Every Woman Has A Story: A Study on Violence & Bystanders
The Embassy of the Czech Republic in Georgia hosted an event ‘Every Woman Has a Story,’ dedicated to the results of the new research conducted by the UNDP in partnership with the UN Women and the Embassy.
The research presentation was a part of the larger UN undertaking, a broad campaign titled “16 Days of Activism” running from November 25th through December 10th and focused on near-ubiquitous violence against women. In the opening remarks, HE Ambassador of the Czech Republic to Georgia, Petr Mikyska, addressed the troubling statistics. “One in seven women in Georgia reported having experienced domestic violence in their lifetime. This research presents some answers on what can trigger bystanders to take action, what may be stopping them from intervention and how they can help gender-based violence survivors,” he said.
Funded by the Czech and Danish governments and conducted jointly by two UN agencies, UNDP and UN Women, in partnership with the UK’s Behavioural Insights Team and the Public Service Development Agency at the Ministry of Justice of Georgia, the research covered the capital, Tbilisi, and two rural regions, Kakheti and Guria. The selection of the research area was determined not just by the geographic East-West spread, but by the statistics on reported cases of domestic violence across Georgia: the highest in Kakheti, and the lowest, in Guria. Jumping ahead, we need to mention that, strangely enough, this made no difference in the engagement rate of the bystanders: 11.5% in Kakheti and 11% in Guria. In both instances, the numbers are shockingly low, and UNDP Head Louisa Vinton is right to express her concerns that this attitude is costing lives.
“The research confirms our assumption that a large share of the public still views domestic violence as a private ‘family matter,’ rather than a crime that merits police intervention,” she said. Indeed, with the places where such violence occurs identified as predominantly family abodes, many of the 400 responders felt that “it wasn’t their place” to interfere.
The goal of the study was to gauge the range of responses of witnesses to the instances of domestic violence, and to dissect them further, in order to understand why some chose to remain mere bystanders while others actively engaged and spared no effort in trying to assist victims.
Somewhat counterintuitively, females were responding to instances of domestic violence more actively than males, indicating that it was “the right thing to do”, the research shows. Very few feared for their safety; moreover, the rate of engagement was higher when the respondent was the only witness to the incident – probably, feeling more of a personal responsibility for the victim’s well-being, as opposed to a somewhat diluted one, in a collective setting.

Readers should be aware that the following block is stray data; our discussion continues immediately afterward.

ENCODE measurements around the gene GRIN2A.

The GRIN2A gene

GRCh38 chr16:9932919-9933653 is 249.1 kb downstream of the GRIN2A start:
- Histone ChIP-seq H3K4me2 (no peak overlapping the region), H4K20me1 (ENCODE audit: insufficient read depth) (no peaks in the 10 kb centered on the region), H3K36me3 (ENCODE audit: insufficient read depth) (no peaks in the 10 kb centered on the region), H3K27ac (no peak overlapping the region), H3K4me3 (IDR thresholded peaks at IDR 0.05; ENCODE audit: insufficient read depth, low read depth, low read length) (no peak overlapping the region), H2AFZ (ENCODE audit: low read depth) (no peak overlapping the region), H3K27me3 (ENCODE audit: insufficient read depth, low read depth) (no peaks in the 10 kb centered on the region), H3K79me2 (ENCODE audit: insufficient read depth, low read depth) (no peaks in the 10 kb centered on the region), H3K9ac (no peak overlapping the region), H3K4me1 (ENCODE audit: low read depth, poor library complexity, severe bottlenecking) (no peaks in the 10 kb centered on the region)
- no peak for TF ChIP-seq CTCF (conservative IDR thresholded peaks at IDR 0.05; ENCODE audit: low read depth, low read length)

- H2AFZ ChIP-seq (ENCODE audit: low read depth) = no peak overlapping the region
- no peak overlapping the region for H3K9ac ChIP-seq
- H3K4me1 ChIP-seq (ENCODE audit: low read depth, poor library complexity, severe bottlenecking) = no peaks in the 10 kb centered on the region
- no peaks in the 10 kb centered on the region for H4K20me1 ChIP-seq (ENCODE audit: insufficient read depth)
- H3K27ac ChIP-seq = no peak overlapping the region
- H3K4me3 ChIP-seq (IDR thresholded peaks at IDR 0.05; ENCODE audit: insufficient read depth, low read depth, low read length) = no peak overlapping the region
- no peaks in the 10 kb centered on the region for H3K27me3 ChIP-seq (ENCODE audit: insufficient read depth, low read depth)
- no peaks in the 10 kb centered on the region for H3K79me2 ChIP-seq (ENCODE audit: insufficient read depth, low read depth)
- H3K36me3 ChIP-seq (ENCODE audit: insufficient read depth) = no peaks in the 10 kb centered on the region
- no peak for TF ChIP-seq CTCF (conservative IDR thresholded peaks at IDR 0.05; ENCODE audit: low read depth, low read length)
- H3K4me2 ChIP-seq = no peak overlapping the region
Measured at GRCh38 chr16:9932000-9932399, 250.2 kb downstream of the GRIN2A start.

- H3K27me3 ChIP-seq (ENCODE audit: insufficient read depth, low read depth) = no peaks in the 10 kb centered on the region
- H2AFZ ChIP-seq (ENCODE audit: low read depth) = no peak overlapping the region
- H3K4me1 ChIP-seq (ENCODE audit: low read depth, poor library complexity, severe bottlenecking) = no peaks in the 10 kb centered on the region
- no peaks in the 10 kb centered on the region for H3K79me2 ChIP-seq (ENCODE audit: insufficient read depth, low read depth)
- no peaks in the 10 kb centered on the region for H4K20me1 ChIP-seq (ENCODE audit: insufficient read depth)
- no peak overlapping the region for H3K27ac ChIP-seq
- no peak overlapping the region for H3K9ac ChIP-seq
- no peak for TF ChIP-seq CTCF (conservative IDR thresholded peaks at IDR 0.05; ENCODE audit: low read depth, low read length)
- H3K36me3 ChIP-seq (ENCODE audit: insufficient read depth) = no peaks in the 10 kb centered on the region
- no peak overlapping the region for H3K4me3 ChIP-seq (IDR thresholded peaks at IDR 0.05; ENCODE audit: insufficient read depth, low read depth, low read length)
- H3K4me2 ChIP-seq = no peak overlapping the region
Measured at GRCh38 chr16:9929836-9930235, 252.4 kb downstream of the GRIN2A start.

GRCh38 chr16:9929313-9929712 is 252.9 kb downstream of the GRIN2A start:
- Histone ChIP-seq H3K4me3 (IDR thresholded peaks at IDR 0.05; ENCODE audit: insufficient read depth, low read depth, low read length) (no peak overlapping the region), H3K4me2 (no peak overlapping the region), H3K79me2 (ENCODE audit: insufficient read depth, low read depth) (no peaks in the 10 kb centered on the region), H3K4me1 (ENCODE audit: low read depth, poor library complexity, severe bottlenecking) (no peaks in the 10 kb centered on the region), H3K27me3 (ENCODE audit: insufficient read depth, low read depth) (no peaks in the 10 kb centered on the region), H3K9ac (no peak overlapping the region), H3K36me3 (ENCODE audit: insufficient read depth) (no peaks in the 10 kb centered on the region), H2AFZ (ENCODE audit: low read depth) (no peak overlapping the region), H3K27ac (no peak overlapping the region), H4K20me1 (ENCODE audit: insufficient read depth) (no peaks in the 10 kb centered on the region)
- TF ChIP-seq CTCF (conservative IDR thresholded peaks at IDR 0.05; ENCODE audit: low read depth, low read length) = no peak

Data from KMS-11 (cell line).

The socio-demographic profile of those who tend to engage the most mirrors the Georgian equivalents of “wokeness”: educationally, a Master’s degree; financially, a monthly income of 3,000 GEL or more (for comparison, average salaries hover around 500-700); a self-identified lack of formal religious affiliation, as in church-going. Not surprisingly, the highest level of witnesses who refuse to be passive bystanders is observed in the capital, at almost 45%.
The panelists, representing both academia (ISET, GIPA, CRRC, IliaUni) and agencies (MIA, ATIP Fund), along with the UNDP and ServiceLab staff, spoke of the community engagement that tends to be predominantly female, shaping up the informal network of support. They emphasized the need to use the existing framework and build upon it to ensure the higher engagement with the victims themselves, who often refuse to cooperate with the police called to the scene.
Overall, the findings are sure to provide a wealth of opportunities to improve the current state of affairs, to all the actors, both state and civic organizations. The Ministry of Internal Affairs, despite making considerable progress in approaching domestic violence issues, could take heed from the statistics showing respondents taking on the abusers themselves, choosing to confront them and citing “not knowing what else to do.” Field workers have provided a feedback that shows police officers less versed in communicating all the available options and recourses to the victims than one would hope, after all the trainings and educational effort in this direction.
As the UNDP Head Louisa Vinton indicated, this study is a part of the continued cooperation effort that is not limited to a research, but has overarching impact in policy-making support. The panelists echoed her positive outlook, noting the state agencies’ openness to have academia actively participate in shaping policies regarding domestic violence.
By Kyra Devdariani
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